Conservatives need to do the same for populism as was needed for democracy. Instead of allowing populists to define the conservative agenda, conservatives should define the populist agenda. For now, as Tocqueville writes, “their fate is in their hands, but soon it will escape them.”
Conservatives Should Define Trumpism
That being the case, it is important not to cede the party (and by extension the movement) to Trump, even if it means four years of Hillary Clinton in the White House. Four years of President Hillary will be terrible, of course, but it’s nothing compared to the dissolution of the conservative movement at the time the country needs it most, to be replaced with a purely populist movement at the time the country needs it least.
In that respect, George Will is absolutely right when he says that the responsibility of conservatives is to work to protect Congress and help Trump lose 50 states, “condign punishment for his comprehensive disdain for conservative essentials, including the manners and grace that should lubricate the nation’s civic life.” But Will is wrong if he thinks this alone would be enough to elect someone to combat the populist storm Trump would leave in his wake and keep Hillary to only one term in office.
Populism won’t instruct itself, it won’t reanimate its beliefs on its own. It won’t purify its mores, and it won’t stop relying on blind instincts and suddenly realize its true interests. Defeating Trump is important, for sure, but there’s also the need to make sure that populism gets steered in the right direction, and that the people caught up in it realize what really is in their best interests.
That Brings Us Back to Trump’s Veep
Running a third-party candidate goes a long way toward undermining Trump, and the right candidate can win a few “red states” outright and command enough vote share in others to assure Trump’s loss in November. But Trump losing the election isn’t enough; people need to understand why he needed to lose. That brings us back to the convention, and Donald Trump’s running mate.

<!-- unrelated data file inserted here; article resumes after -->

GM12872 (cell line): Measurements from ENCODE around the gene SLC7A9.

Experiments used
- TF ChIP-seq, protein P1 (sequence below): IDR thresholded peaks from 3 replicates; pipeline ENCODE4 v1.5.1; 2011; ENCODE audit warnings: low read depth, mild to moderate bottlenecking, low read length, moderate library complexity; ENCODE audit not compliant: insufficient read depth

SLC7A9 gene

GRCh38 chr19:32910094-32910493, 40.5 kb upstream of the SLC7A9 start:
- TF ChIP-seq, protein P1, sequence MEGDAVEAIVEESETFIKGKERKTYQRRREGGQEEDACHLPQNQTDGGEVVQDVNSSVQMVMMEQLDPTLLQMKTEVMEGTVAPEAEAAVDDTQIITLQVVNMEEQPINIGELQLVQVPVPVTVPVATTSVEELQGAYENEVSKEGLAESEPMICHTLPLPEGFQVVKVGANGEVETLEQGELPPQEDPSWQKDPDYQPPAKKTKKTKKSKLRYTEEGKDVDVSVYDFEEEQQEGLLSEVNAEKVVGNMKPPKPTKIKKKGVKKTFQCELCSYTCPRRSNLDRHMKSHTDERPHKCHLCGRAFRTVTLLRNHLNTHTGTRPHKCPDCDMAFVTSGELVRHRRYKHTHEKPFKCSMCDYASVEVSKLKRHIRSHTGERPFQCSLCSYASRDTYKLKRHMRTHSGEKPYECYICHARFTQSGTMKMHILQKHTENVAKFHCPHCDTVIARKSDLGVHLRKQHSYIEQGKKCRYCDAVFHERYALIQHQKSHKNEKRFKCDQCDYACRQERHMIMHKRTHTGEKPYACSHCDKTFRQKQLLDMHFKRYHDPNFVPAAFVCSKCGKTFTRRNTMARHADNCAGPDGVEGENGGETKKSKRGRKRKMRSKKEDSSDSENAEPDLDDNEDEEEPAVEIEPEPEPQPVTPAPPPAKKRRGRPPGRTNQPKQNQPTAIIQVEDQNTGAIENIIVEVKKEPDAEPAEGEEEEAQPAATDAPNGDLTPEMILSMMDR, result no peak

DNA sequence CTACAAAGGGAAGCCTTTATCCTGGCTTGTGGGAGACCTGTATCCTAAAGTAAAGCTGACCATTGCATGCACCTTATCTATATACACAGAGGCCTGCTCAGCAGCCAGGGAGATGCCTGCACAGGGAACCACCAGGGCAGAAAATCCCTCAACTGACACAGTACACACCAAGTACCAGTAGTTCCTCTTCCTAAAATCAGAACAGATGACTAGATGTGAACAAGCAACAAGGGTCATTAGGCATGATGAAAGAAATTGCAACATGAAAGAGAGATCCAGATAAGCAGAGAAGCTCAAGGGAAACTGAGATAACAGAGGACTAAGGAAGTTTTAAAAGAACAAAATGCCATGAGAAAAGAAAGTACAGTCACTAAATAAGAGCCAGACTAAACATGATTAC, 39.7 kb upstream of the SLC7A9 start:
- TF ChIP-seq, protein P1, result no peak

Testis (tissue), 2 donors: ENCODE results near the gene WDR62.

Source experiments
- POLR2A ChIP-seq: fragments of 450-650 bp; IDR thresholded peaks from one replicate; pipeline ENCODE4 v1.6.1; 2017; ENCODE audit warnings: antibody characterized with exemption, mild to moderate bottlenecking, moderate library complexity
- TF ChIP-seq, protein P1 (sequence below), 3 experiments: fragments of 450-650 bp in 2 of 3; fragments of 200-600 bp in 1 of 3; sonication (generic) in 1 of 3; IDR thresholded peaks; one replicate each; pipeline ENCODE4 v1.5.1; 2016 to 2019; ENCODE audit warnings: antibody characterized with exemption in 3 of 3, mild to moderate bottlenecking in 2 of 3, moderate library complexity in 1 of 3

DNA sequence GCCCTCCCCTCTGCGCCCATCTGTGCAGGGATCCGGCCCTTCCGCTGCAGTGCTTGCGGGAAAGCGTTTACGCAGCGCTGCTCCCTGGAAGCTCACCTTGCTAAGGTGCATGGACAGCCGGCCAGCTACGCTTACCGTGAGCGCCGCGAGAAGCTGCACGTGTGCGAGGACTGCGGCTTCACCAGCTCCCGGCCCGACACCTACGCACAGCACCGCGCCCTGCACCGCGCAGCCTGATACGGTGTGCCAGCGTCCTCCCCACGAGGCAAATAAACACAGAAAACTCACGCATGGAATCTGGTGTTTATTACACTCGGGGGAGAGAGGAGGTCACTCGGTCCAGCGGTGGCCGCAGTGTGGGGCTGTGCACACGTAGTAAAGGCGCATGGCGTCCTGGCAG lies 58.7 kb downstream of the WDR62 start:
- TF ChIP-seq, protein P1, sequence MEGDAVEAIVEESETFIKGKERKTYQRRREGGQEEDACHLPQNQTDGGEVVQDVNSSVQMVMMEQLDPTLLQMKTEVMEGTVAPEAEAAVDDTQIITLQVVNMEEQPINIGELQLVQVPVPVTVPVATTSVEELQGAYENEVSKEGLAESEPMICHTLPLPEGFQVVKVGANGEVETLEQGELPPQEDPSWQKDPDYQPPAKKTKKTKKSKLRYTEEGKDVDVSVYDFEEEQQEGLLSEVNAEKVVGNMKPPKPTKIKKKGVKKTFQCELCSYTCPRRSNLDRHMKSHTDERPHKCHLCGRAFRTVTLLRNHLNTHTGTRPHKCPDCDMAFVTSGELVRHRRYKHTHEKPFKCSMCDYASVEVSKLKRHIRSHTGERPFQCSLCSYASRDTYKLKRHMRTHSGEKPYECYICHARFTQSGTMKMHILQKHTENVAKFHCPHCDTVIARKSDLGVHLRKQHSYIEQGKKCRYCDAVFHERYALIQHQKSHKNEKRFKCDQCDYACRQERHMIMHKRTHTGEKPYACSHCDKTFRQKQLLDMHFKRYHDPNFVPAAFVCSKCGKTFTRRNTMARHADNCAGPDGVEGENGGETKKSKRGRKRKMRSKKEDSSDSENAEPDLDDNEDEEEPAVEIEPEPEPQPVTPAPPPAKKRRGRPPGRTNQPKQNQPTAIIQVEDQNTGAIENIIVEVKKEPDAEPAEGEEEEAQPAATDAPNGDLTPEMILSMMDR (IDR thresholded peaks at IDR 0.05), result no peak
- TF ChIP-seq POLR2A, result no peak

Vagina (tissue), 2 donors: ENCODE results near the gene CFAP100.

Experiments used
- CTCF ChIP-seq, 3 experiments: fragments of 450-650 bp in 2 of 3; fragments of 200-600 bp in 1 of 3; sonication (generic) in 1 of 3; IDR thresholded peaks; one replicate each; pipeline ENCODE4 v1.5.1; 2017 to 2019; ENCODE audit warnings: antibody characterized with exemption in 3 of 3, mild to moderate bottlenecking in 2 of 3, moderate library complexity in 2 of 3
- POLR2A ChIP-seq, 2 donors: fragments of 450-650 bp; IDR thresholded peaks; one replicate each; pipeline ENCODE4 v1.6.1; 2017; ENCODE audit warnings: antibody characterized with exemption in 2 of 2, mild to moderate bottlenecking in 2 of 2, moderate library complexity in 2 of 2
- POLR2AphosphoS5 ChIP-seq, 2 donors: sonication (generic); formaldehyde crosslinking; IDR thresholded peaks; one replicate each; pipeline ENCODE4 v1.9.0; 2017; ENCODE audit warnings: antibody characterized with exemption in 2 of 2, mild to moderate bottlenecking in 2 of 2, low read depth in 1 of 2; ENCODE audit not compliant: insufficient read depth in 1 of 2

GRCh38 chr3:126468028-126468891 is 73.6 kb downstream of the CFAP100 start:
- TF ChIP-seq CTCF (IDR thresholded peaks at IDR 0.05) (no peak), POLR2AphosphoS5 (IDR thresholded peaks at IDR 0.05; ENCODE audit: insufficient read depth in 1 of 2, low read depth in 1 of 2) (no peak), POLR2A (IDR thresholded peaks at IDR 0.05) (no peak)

To make Will’s goal of a 50-state loss closer to a reality, conservatives need someone who can get media attention while repudiating Trump, fracturing his base of support by insisting he doesn’t speak for conservatism, and explaining to the masses why his policies aren’t in the interests of the populists who voted for him.
It would be a great service to the conservative movement if someone like a Tom Coburn—an erudite spokesman of real conservatism who is capable enough to explain why Trumpism is not just morally and ideologically wrong, but practically wrong as well—would agree to serve in that role. With that, conservatives can begin the necessary and neglected work of remaking the populists into our conservative image.
Many conservatives are mourning “the death of the Republican Party.” They see this hostile takeover as their cue to abandon ship, ceding the party to the populists. But there is no reason to do so. The Republican Party is a great party, and whatever it would be replaced with won’t be any better. It is sick and weak, but with the right care, it can be restored to its former glory. Only if conservatives surrender it to the Trumpists will it really die. Conservatives need to stand up and fight for their party, because the Grand Old Party belongs to conservatives, not to the naked populists.